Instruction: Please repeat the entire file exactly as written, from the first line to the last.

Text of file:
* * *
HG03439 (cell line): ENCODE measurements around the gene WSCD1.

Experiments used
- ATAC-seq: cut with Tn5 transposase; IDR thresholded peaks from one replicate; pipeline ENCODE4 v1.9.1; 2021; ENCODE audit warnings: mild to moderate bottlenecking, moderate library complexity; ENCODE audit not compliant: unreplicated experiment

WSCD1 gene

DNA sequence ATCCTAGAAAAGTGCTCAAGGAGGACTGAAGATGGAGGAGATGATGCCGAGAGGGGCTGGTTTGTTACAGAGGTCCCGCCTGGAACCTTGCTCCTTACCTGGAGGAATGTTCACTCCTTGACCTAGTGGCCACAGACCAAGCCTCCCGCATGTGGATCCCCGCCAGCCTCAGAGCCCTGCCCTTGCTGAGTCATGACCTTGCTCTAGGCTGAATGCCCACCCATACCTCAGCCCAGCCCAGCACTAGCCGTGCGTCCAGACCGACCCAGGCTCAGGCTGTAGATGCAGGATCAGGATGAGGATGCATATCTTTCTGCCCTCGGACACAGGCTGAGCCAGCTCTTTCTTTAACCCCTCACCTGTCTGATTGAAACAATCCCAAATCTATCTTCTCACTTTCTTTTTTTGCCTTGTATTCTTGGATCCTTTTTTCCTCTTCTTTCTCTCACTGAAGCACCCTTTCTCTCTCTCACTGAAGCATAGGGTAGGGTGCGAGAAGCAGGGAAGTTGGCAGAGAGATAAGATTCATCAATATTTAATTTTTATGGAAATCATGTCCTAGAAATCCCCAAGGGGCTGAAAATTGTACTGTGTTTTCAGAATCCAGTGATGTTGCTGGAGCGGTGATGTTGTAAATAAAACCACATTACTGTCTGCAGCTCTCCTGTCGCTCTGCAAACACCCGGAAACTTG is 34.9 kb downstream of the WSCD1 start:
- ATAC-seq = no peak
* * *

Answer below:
HG03439 (cell line): ENCODE measurements around the gene WSCD1.

Experiments used
- ATAC-seq: cut with Tn5 transposase; IDR thresholded peaks from one replicate; pipeline ENCODE4 v1.9.1; 2021; ENCODE audit warnings: mild to moderate bottlenecking, moderate library complexity; ENCODE audit not compliant: unreplicated experiment

WSCD1 gene

DNA sequence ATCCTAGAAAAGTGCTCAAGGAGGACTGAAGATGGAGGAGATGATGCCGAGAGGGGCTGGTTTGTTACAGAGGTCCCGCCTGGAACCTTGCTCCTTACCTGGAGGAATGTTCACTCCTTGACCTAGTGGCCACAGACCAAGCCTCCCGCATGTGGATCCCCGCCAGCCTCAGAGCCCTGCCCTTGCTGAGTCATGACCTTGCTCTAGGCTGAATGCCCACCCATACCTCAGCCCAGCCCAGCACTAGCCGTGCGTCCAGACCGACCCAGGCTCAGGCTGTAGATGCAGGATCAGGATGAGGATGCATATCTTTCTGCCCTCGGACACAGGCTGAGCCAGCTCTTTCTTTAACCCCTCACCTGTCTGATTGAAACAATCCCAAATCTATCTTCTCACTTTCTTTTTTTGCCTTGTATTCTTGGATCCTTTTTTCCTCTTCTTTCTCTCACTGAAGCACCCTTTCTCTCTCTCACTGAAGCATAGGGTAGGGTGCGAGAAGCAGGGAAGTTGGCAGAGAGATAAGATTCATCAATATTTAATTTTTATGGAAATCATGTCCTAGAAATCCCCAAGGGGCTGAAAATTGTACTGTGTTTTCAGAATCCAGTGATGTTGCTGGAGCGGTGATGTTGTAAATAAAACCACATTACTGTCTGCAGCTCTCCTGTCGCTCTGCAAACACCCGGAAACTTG is 34.9 kb downstream of the WSCD1 start:
- ATAC-seq = no peak